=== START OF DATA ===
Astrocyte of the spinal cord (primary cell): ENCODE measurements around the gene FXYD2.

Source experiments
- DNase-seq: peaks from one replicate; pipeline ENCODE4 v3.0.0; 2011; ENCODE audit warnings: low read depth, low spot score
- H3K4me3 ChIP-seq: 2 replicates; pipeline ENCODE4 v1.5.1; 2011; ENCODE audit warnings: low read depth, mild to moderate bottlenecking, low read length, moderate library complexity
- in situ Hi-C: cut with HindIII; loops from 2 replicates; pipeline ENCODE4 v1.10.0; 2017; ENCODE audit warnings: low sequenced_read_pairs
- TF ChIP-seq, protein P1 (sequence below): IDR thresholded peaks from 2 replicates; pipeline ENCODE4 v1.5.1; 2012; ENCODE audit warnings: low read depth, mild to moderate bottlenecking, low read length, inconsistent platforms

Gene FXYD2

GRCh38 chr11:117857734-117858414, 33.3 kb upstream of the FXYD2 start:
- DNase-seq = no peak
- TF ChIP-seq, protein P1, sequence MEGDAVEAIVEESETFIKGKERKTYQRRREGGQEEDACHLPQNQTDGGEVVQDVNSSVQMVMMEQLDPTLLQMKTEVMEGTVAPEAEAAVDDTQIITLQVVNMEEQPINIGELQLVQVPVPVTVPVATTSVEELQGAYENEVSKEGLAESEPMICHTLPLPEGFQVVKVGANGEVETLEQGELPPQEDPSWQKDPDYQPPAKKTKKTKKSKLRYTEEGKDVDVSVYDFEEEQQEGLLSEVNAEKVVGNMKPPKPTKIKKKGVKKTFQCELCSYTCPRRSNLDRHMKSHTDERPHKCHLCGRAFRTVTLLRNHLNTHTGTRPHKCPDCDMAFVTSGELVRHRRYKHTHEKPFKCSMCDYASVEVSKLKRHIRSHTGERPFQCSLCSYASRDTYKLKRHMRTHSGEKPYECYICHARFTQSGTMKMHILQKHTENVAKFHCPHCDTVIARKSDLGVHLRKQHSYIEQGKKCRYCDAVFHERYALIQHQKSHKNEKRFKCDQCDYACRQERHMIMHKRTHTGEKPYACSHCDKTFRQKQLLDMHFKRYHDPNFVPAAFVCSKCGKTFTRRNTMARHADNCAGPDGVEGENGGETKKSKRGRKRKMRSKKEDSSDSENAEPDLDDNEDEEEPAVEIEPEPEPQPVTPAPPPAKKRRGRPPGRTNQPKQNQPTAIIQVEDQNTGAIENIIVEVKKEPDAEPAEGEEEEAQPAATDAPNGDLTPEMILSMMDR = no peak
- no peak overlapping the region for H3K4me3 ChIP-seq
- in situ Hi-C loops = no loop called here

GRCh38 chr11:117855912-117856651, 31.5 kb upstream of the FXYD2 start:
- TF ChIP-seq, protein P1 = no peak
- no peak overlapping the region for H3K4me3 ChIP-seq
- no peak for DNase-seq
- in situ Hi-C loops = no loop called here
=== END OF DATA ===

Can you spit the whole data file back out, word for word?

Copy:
Astrocyte of the spinal cord (primary cell): ENCODE measurements around the gene FXYD2.

Source experiments
- DNase-seq: peaks from one replicate; pipeline ENCODE4 v3.0.0; 2011; ENCODE audit warnings: low read depth, low spot score
- H3K4me3 ChIP-seq: 2 replicates; pipeline ENCODE4 v1.5.1; 2011; ENCODE audit warnings: low read depth, mild to moderate bottlenecking, low read length, moderate library complexity
- in situ Hi-C: cut with HindIII; loops from 2 replicates; pipeline ENCODE4 v1.10.0; 2017; ENCODE audit warnings: low sequenced_read_pairs
- TF ChIP-seq, protein P1 (sequence below): IDR thresholded peaks from 2 replicates; pipeline ENCODE4 v1.5.1; 2012; ENCODE audit warnings: low read depth, mild to moderate bottlenecking, low read length, inconsistent platforms

Gene FXYD2

GRCh38 chr11:117857734-117858414, 33.3 kb upstream of the FXYD2 start:
- DNase-seq = no peak
- TF ChIP-seq, protein P1, sequence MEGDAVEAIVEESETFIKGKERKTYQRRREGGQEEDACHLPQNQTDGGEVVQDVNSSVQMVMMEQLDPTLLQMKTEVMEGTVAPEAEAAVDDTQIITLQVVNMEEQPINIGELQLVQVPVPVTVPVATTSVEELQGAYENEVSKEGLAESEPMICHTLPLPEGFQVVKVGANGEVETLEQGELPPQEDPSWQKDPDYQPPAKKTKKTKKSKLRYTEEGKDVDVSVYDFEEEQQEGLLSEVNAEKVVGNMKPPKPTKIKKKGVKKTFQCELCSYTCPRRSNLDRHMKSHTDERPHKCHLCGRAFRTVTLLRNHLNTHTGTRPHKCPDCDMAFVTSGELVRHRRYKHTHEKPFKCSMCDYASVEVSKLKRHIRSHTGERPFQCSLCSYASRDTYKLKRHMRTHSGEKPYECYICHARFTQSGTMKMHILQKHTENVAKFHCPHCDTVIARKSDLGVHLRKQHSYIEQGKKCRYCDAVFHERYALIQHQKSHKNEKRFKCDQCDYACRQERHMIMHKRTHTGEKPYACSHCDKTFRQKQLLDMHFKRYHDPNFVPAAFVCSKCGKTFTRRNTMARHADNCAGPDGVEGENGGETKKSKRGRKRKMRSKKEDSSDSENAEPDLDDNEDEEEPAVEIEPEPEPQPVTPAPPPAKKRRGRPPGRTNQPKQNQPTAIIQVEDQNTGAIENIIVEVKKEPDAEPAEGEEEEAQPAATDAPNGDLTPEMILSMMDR = no peak
- no peak overlapping the region for H3K4me3 ChIP-seq
- in situ Hi-C loops = no loop called here

GRCh38 chr11:117855912-117856651, 31.5 kb upstream of the FXYD2 start:
- TF ChIP-seq, protein P1 = no peak
- no peak overlapping the region for H3K4me3 ChIP-seq
- no peak for DNase-seq
- in situ Hi-C loops = no loop called here